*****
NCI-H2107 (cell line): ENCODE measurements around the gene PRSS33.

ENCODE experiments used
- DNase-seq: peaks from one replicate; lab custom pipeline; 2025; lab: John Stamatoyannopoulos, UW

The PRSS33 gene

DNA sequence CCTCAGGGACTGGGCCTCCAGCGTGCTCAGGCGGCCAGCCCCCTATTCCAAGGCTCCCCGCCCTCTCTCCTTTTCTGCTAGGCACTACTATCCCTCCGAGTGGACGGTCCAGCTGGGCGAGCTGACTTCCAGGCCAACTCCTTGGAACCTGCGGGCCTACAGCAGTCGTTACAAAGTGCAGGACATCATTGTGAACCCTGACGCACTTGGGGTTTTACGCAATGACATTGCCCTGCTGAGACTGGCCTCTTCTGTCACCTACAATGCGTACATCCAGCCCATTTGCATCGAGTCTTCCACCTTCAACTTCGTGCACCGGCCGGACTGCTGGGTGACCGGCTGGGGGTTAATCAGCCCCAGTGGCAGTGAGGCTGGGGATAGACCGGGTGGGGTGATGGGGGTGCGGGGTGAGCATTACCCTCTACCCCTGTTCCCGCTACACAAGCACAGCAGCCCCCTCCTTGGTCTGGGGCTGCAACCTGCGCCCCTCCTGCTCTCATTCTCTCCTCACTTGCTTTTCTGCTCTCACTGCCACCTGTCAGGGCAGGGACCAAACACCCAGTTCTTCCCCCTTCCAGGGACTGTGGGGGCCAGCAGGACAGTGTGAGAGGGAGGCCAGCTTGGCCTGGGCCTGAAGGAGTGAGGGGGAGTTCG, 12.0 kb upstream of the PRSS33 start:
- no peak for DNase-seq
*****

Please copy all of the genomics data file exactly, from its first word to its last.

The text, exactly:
NCI-H2107 (cell line): ENCODE measurements around the gene PRSS33.

ENCODE experiments used
- DNase-seq: peaks from one replicate; lab custom pipeline; 2025; lab: John Stamatoyannopoulos, UW

The PRSS33 gene

DNA sequence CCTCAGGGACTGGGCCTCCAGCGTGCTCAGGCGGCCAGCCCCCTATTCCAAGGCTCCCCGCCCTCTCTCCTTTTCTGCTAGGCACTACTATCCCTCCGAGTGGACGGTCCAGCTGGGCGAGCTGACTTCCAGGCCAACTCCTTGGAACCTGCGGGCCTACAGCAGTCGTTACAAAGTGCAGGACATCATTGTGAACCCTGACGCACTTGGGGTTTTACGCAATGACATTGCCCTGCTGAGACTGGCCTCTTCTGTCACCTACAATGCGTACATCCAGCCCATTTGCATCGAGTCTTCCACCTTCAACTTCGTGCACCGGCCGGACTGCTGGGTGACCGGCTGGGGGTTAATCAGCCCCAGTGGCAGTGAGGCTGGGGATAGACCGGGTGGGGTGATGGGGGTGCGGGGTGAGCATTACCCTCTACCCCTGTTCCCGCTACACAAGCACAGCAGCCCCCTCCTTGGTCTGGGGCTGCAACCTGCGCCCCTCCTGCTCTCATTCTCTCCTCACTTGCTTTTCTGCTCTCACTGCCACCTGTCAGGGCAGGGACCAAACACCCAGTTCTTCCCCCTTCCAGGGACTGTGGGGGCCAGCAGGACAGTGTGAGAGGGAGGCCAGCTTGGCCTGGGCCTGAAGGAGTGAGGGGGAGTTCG, 12.0 kb upstream of the PRSS33 start:
- no peak for DNase-seq